(1) The if here means when(ever). As Richard suggests, the sentence refers to something habitual.
(2) with such if-clauses, the main clause can take either the modal will plus verb or a simple present verb. If a past habitual event is involved, it takes would plus verb or a simple past verb. Other tenses are also possible, depending on the intended meaning of such a sentence. What is most important is that the will in such sentences seems to be semantically different from that in the simple future sense as in the following example: If it stops raining tomorrow morning, I will go to town.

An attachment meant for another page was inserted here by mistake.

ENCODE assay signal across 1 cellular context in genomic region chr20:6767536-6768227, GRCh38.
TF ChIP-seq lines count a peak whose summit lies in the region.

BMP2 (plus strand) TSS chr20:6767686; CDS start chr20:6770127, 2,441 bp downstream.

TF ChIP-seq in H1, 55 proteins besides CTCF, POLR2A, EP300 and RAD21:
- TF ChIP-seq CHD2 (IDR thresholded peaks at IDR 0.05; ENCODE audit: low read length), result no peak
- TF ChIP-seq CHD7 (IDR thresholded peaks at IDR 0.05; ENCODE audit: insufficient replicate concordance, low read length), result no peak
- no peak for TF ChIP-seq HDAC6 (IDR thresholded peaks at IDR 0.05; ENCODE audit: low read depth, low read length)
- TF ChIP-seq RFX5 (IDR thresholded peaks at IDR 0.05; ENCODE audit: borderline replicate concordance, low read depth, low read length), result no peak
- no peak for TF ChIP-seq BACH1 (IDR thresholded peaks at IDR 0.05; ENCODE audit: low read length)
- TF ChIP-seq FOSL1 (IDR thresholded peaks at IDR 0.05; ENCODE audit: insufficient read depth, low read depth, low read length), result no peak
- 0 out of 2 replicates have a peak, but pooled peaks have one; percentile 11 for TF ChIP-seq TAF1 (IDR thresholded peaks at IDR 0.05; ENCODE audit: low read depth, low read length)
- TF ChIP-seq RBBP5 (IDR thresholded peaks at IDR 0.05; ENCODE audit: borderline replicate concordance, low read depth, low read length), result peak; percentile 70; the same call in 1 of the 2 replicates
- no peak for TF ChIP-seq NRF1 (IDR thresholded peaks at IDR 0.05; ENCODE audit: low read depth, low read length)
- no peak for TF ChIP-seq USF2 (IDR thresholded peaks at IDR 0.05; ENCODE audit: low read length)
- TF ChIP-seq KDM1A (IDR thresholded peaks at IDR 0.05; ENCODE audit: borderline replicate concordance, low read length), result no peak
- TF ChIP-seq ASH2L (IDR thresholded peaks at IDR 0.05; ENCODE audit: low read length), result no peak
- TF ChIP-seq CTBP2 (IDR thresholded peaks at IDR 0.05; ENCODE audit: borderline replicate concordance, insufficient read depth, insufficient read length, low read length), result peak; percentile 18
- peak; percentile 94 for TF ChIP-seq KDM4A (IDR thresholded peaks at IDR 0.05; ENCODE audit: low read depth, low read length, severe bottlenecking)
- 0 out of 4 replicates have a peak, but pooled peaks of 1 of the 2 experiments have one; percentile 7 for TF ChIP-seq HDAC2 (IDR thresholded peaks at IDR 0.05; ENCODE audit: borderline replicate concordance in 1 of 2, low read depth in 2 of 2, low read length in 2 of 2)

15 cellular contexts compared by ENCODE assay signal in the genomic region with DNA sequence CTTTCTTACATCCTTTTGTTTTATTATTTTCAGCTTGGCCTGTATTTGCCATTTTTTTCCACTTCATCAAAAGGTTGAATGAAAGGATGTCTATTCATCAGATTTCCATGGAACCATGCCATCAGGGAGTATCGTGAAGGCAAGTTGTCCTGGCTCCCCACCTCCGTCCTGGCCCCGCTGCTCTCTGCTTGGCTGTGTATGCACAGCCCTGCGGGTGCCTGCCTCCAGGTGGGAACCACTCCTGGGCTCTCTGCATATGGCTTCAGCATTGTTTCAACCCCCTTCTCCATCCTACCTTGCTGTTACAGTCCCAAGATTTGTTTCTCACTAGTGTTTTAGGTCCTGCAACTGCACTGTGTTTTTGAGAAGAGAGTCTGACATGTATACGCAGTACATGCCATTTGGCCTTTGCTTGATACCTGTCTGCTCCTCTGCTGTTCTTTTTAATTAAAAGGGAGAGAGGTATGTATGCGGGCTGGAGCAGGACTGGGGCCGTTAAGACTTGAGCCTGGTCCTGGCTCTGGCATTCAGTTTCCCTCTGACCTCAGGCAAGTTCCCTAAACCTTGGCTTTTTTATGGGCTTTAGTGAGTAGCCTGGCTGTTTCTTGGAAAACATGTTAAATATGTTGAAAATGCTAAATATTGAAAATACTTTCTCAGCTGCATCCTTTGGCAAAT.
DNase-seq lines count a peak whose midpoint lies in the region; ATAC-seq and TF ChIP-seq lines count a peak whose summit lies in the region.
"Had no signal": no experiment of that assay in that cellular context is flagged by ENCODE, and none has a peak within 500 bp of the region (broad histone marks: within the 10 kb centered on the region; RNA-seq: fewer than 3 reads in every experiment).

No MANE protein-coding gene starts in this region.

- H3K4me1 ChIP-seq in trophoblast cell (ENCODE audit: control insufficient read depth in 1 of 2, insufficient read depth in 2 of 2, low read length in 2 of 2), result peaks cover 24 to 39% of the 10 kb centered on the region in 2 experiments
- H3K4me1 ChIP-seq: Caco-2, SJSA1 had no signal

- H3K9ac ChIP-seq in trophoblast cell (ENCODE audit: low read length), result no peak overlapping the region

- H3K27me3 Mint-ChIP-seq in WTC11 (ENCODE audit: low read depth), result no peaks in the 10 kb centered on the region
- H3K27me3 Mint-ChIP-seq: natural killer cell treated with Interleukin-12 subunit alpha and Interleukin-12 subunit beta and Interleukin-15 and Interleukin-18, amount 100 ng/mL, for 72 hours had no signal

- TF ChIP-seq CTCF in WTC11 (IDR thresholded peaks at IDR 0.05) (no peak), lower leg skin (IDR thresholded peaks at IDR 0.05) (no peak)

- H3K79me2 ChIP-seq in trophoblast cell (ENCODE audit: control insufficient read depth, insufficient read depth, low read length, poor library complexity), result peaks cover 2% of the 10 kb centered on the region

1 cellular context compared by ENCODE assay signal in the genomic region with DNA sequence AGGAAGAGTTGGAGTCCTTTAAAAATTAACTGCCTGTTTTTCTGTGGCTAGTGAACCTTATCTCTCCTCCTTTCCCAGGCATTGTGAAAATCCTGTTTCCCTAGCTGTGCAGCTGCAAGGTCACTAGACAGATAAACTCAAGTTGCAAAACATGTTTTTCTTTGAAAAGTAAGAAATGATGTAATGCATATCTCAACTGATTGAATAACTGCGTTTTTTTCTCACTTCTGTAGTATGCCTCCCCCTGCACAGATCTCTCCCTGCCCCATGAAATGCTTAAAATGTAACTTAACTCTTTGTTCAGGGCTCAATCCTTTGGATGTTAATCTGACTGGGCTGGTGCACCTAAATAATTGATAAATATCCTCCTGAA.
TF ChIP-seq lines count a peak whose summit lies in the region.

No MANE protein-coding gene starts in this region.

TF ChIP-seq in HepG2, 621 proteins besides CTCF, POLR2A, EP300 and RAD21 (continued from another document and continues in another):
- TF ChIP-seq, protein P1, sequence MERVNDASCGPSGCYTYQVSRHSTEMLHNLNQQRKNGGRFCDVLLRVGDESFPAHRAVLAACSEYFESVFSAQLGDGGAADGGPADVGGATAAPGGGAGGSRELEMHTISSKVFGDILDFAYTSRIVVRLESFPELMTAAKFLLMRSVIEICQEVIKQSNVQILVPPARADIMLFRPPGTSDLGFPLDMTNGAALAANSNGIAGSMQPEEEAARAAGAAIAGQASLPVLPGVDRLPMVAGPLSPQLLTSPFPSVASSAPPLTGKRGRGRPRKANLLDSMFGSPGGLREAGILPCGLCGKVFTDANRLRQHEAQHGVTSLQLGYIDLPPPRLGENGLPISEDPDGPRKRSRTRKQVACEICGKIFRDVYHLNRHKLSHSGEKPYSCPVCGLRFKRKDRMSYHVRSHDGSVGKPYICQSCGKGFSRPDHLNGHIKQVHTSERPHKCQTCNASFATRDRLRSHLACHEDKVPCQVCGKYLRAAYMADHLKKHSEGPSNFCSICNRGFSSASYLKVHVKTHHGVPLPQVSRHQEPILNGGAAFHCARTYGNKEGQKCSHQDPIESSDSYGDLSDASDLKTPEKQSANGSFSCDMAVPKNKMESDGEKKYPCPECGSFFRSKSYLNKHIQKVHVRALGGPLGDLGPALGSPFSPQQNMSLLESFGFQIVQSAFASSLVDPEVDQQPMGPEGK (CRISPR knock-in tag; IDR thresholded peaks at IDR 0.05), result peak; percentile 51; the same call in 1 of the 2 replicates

(3) The question in full reads either (a) or (b):
(a) Whenever he is not treated with the respect he feels due to him, he gets ill-tempered and grumbles all the time.
(b) Whenever he is not being treated with the respect he feels due to him, he gets ill-tempered and grumbles all the time.
(4) One further question: can being treated mean the same as treated?